John Hurrell – 14 March, 2012
The way these artists work with or against the picture plane, delineate the contours versus planes of shaped forms, have blind faith in a process and adhere to it no matter what (or consider compositional balance or tonal accentuation) make it an intriguing combination of contradictions and parallels.
Alexandra Kennedy, Kathy Barry, Monique Jansen and Sarah Monro
22 February - 22 March 2012
The work of these four artists is wall-based, interested in geometry and based on abstraction - sort of. Some is not purely abstract but figurative as in referencing the real world or its space - like with roadwork safety barriers or strips of folded cardboard rendered realistically with shadows. You can split this curious group in two for Kathy Barry and Sarah Munro are preoccupied with pictorial space, and Alexandra Kennedy and Monique Jansen with the picture plane and processes of placement and how that affects the composition. Barry and Munro are also interested in processes of shape or form-making, but their disruptions (when they occur) are more arbitrary.
Monique Jansen‘s large screenprint of fluoro-orange safety netting, with its stacked elongated rectangles, has two snipped lengthy portions overlaid, being flush the lefthand side and dropping down by three rows the righthand end. The result is a shimmering moire effect when experienced directly, and a complex set of gridded, irregular columns that when studied look oddly organic and non-industrial.
The nearby wall painting by Alexandra Kennedy has affinities with Jansen’s contribution. Set configurations of large coloured equilateral triangles, touching or butted together, are arranged tightly on the white wall in three different alignments, combinations that are mirrored or twisted. These are consistently grouped in formation on the left and get less obvious on the right where two green triangles are introduced. They seem to disrupt the process, sneaking into view on the edges of dark blue polygons.
As a composition though this image seems a bit lack lustre. The resulting dynamic doesn’t hook you in the way that at least the Jansen and Barry works do.
Kathy Barry‘s crisp angular pencil drawings, reminiscent of sections of Scalectrix car track, like Kennedy’s painting tend to focus on contrasting halves: solid forms in spaces versus faintly rendered shapes dissolving. Her drawn folded strips contain parallel dark lines that when rendered as faint tones, become halftone diamonds when overlaid in double, and black ones when overlaid in triple.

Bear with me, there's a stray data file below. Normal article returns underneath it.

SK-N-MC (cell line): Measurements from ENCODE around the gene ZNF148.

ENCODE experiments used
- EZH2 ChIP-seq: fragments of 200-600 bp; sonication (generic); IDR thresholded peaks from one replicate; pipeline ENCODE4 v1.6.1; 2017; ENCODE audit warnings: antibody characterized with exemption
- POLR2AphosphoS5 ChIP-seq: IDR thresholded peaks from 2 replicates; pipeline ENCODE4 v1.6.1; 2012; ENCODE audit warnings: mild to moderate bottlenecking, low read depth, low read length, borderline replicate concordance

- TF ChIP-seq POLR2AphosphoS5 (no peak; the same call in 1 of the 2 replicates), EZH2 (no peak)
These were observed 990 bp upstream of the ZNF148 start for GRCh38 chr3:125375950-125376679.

In one drawing, sections of black line pop out of the strip and independently peak like vaulting graph lines, only to then re-enter like wiring into the track. All the illusionistic portions of these configurations have cast shadows positioned at their doubled back, folded corners. They provide drama and deepen the space.
The Sarah Munro images also feature shadows, but real ones, for her thirty-five flat, lasercut, architectural shapes hover in careful formation about half an inch out from the wall, their soft shadows therefore running along the bottom edges - far away from the ceiling lights. Almost all of the four tones (between black and white) of enamel are consistently allocated to four spatial directions, but one cut-out (the second from the right on the second row from the bottom) is inconsistent. It contradicts the system set out by the other thirty-four pieces.
Munro has her skeletal ziggurat elements arranged in tight isometric formation within four parallel edges, suggesting planes aligned vertically, horizontally and diagonally across. Inside various curved edges and bevelled sides make the pieces less coherent as a floating jigsaw - as if extra bits from a giant disc or diamond have tumbled into it.
I don’t think Munro and Kennedy’s pieces are as successful as those by Barry and Jansen, but this tightly interconnected group show is a clever line up overall. The way these artists work with or against the picture plane, delineate the contours versus planes of shaped forms, have blind faith in a process and adhere to it no matter what (or consider compositional balance or tonal accentuation) make it an intriguing combination of contradictions and parallels.
Two Rooms presents a program of residencies and projects
by leading international and New Zealand contemporary artists.